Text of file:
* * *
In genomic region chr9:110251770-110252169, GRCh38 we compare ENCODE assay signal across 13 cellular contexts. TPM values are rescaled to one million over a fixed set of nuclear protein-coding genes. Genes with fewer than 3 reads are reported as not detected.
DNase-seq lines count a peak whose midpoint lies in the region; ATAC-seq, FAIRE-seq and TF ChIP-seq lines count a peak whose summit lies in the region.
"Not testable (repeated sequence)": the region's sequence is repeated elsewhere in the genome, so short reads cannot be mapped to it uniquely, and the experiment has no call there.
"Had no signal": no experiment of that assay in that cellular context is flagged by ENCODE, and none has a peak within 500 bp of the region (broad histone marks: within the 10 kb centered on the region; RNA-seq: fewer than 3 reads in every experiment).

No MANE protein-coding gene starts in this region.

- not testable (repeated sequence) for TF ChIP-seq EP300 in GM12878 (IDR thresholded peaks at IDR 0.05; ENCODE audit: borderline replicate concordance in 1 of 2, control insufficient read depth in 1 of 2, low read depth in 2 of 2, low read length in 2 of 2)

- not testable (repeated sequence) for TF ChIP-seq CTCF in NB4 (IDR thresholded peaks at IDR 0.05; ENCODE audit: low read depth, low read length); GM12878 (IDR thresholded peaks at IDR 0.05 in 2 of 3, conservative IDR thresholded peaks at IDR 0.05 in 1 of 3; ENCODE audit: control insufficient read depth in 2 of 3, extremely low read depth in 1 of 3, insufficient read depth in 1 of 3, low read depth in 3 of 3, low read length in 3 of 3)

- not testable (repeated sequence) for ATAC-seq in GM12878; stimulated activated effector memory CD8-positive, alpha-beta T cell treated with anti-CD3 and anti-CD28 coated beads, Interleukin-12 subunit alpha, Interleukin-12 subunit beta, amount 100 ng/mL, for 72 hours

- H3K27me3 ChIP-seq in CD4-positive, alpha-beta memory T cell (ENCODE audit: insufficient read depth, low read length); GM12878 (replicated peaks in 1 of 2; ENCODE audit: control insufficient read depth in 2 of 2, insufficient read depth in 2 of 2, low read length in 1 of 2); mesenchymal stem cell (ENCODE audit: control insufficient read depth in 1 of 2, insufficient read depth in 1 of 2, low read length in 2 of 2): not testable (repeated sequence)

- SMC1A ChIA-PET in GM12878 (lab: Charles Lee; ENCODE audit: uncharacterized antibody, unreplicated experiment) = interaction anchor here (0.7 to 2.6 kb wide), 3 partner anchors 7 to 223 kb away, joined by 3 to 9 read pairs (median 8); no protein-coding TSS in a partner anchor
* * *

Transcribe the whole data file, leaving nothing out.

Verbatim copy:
In genomic region chr9:110251770-110252169, GRCh38 we compare ENCODE assay signal across 13 cellular contexts. TPM values are rescaled to one million over a fixed set of nuclear protein-coding genes. Genes with fewer than 3 reads are reported as not detected.
DNase-seq lines count a peak whose midpoint lies in the region; ATAC-seq, FAIRE-seq and TF ChIP-seq lines count a peak whose summit lies in the region.
"Not testable (repeated sequence)": the region's sequence is repeated elsewhere in the genome, so short reads cannot be mapped to it uniquely, and the experiment has no call there.
"Had no signal": no experiment of that assay in that cellular context is flagged by ENCODE, and none has a peak within 500 bp of the region (broad histone marks: within the 10 kb centered on the region; RNA-seq: fewer than 3 reads in every experiment).

No MANE protein-coding gene starts in this region.

- not testable (repeated sequence) for TF ChIP-seq EP300 in GM12878 (IDR thresholded peaks at IDR 0.05; ENCODE audit: borderline replicate concordance in 1 of 2, control insufficient read depth in 1 of 2, low read depth in 2 of 2, low read length in 2 of 2)

- not testable (repeated sequence) for TF ChIP-seq CTCF in NB4 (IDR thresholded peaks at IDR 0.05; ENCODE audit: low read depth, low read length); GM12878 (IDR thresholded peaks at IDR 0.05 in 2 of 3, conservative IDR thresholded peaks at IDR 0.05 in 1 of 3; ENCODE audit: control insufficient read depth in 2 of 3, extremely low read depth in 1 of 3, insufficient read depth in 1 of 3, low read depth in 3 of 3, low read length in 3 of 3)

- not testable (repeated sequence) for ATAC-seq in GM12878; stimulated activated effector memory CD8-positive, alpha-beta T cell treated with anti-CD3 and anti-CD28 coated beads, Interleukin-12 subunit alpha, Interleukin-12 subunit beta, amount 100 ng/mL, for 72 hours

- H3K27me3 ChIP-seq in CD4-positive, alpha-beta memory T cell (ENCODE audit: insufficient read depth, low read length); GM12878 (replicated peaks in 1 of 2; ENCODE audit: control insufficient read depth in 2 of 2, insufficient read depth in 2 of 2, low read length in 1 of 2); mesenchymal stem cell (ENCODE audit: control insufficient read depth in 1 of 2, insufficient read depth in 1 of 2, low read length in 2 of 2): not testable (repeated sequence)

- SMC1A ChIA-PET in GM12878 (lab: Charles Lee; ENCODE audit: uncharacterized antibody, unreplicated experiment) = interaction anchor here (0.7 to 2.6 kb wide), 3 partner anchors 7 to 223 kb away, joined by 3 to 9 read pairs (median 8); no protein-coding TSS in a partner anchor